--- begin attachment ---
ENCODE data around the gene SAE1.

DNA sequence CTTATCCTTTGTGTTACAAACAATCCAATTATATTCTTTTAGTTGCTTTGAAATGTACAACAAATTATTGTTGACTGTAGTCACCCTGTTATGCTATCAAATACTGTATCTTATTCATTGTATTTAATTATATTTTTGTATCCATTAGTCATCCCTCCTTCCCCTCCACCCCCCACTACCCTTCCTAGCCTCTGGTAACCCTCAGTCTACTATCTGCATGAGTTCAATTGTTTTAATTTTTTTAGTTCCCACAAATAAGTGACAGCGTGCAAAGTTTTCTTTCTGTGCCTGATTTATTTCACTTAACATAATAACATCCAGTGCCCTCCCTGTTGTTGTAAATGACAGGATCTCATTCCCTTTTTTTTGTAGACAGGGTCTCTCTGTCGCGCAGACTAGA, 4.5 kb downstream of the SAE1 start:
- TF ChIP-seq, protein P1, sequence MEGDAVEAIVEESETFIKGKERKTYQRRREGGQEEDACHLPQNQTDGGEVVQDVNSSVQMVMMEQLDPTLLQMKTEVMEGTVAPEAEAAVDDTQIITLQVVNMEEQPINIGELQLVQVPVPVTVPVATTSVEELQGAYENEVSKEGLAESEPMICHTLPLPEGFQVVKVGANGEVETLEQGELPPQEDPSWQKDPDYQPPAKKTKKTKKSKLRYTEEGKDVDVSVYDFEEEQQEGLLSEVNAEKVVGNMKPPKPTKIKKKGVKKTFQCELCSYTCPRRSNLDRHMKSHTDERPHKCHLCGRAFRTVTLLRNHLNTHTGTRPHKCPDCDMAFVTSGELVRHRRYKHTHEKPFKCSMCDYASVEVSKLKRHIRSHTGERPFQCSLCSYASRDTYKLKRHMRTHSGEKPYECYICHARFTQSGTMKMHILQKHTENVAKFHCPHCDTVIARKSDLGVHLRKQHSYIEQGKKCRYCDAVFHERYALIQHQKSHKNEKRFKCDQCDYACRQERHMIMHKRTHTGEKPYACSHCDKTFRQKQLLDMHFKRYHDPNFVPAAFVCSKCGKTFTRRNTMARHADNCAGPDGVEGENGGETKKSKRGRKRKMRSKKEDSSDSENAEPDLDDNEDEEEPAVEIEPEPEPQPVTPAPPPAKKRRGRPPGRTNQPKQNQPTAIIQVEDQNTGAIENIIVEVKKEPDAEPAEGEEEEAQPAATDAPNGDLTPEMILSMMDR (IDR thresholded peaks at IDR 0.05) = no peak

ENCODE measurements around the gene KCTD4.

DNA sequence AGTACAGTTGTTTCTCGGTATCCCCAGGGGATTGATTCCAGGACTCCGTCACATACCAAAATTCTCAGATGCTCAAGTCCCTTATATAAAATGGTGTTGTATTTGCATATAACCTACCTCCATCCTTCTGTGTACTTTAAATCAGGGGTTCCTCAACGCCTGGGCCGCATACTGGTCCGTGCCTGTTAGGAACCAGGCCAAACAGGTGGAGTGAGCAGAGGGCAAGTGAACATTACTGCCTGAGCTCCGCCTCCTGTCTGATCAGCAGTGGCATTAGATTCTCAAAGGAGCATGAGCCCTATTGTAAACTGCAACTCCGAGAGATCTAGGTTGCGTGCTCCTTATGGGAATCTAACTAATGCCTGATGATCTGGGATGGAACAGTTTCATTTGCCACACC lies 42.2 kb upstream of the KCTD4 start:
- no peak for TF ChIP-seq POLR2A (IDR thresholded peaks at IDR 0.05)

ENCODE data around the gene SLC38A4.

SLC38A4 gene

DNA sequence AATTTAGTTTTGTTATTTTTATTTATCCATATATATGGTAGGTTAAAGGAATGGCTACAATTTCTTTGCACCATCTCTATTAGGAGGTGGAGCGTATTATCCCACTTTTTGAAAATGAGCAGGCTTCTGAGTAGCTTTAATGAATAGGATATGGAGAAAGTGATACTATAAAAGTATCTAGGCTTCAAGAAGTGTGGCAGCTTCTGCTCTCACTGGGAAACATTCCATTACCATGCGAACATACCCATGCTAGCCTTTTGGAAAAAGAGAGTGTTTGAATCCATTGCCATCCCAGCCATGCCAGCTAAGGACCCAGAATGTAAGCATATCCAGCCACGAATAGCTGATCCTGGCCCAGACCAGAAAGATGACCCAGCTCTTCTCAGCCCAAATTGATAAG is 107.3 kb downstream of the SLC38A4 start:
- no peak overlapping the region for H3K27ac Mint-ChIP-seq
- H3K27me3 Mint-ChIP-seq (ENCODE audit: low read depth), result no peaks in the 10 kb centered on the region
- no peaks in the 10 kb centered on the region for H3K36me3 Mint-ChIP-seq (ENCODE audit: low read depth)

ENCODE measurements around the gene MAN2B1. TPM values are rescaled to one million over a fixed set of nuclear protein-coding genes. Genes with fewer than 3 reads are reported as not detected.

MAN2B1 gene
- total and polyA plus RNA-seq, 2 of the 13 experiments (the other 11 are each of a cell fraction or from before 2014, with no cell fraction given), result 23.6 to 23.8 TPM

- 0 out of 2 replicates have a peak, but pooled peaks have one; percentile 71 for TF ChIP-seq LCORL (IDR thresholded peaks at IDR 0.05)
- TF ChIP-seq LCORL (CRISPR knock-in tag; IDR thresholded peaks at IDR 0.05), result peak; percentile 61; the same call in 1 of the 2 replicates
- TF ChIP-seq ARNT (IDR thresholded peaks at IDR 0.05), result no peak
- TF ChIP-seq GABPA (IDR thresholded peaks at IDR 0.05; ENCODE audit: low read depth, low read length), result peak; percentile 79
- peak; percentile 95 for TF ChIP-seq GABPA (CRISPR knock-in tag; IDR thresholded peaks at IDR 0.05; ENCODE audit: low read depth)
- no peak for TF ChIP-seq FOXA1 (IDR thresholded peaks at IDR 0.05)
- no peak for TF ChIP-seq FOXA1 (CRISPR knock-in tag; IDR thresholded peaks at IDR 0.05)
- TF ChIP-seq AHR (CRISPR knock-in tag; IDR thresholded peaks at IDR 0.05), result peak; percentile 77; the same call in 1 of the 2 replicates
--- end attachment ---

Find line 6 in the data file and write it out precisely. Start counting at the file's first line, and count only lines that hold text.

- no peak for TF ChIP-seq POLR2A (IDR thresholded peaks at IDR 0.05)